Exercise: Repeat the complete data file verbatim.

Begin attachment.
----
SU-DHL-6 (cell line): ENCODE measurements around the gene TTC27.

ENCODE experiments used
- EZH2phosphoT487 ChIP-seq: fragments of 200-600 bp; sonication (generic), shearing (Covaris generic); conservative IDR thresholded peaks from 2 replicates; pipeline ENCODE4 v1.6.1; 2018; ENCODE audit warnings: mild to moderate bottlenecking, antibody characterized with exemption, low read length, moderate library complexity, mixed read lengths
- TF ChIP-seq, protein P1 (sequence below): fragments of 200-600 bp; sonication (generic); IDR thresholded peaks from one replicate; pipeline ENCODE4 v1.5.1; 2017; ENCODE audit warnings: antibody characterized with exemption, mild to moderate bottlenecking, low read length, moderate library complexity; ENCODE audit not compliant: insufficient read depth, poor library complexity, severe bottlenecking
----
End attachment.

SU-DHL-6 (cell line): ENCODE measurements around the gene TTC27.

ENCODE experiments used
- EZH2phosphoT487 ChIP-seq: fragments of 200-600 bp; sonication (generic), shearing (Covaris generic); conservative IDR thresholded peaks from 2 replicates; pipeline ENCODE4 v1.6.1; 2018; ENCODE audit warnings: mild to moderate bottlenecking, antibody characterized with exemption, low read length, moderate library complexity, mixed read lengths
- TF ChIP-seq, protein P1 (sequence below): fragments of 200-600 bp; sonication (generic); IDR thresholded peaks from one replicate; pipeline ENCODE4 v1.5.1; 2017; ENCODE audit warnings: antibody characterized with exemption, mild to moderate bottlenecking, low read length, moderate library complexity; ENCODE audit not compliant: insufficient read depth, poor library complexity, severe bottlenecking